Having M.E. can be thought of as similar to being a house of cards. You know how as a kid (no matter how big or small!) you’d find entertainment from a pack of playing cards, balancing them against each other in triangles and building it up layer upon layer? I don’t suppose kids do that any more and I’m probably just showing my age, but still.

You spend time slowly, painstakingly carefully putting these cards together to form a ‘house’, but the slightest breeze can cause it to collapse. You then set about picking up the cards and start putting them back together, building it up again. Hoping you will get nearer to the top of the card house this time round.  The bigger you aim, the harder it is to achieve.

With M.E. you spend time slowly, painstakingly building your life back together; managing your symptoms and balancing rest and activity. But it just takes the slightest knock (a virus, stress, sleep deprivation etc.) and it collapses around you. So you have to pick up the pieces and start putting your life back together, building your activity level up again, ever so slowly and carefully. Hoping you will get beyond the point you did last time and be able to do that little bit more, for a little bit longer, possibly even recover.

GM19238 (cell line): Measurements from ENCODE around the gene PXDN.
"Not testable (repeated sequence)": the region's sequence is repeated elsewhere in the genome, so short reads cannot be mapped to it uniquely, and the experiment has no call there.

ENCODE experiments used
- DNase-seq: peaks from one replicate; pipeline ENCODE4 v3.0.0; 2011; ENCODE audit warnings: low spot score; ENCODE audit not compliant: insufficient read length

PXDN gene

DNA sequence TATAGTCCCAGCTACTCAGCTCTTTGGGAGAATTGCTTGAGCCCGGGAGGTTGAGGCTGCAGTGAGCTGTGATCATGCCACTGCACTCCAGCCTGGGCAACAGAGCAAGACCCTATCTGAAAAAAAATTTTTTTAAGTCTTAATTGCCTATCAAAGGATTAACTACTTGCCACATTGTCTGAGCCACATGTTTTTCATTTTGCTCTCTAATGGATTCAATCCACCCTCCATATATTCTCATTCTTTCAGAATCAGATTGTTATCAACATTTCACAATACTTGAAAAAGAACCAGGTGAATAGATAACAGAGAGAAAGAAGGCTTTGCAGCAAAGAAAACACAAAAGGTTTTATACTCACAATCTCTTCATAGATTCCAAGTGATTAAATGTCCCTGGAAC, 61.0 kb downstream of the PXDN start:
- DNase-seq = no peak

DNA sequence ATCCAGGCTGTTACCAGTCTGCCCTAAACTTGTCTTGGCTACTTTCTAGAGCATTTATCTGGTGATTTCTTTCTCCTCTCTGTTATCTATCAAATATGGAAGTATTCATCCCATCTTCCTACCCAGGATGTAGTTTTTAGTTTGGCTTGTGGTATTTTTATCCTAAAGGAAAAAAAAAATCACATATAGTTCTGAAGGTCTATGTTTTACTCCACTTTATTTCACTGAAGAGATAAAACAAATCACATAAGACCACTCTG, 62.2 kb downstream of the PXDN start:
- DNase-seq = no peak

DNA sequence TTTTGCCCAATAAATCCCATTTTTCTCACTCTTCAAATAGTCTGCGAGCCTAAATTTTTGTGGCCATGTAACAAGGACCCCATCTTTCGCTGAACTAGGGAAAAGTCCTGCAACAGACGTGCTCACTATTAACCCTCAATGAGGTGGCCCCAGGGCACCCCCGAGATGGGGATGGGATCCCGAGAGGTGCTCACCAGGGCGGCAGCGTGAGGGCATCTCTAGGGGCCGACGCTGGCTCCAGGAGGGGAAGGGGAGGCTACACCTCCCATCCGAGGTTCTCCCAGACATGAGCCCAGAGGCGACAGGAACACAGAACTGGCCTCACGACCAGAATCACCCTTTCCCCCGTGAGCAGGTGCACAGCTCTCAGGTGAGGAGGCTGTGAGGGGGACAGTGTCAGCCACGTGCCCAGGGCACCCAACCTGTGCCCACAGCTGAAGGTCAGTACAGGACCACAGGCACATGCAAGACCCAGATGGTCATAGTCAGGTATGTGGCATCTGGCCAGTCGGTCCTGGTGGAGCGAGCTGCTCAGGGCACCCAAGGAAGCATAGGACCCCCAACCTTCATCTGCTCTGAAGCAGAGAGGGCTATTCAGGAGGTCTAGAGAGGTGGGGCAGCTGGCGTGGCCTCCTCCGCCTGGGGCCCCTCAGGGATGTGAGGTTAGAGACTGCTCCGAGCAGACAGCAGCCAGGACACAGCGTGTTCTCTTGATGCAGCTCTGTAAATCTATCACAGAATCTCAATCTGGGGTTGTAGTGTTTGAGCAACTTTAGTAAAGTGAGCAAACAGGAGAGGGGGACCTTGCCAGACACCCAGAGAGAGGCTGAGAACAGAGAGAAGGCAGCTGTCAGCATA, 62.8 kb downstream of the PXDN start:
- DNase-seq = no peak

Not every knock takes you back to where you started; some are like one level of a house of cards coming down, while the foundation layer, or more even, remain. Other knocks lead to a more substantial collapse of the house.

Living well with M.E. is a balancing act of rest and activity in order to keep your health the best it can be, and like a house of cards, it is nigh on impossible to reach the top and stay there unless conditions (atmosphere, environment etc.) are perfect.


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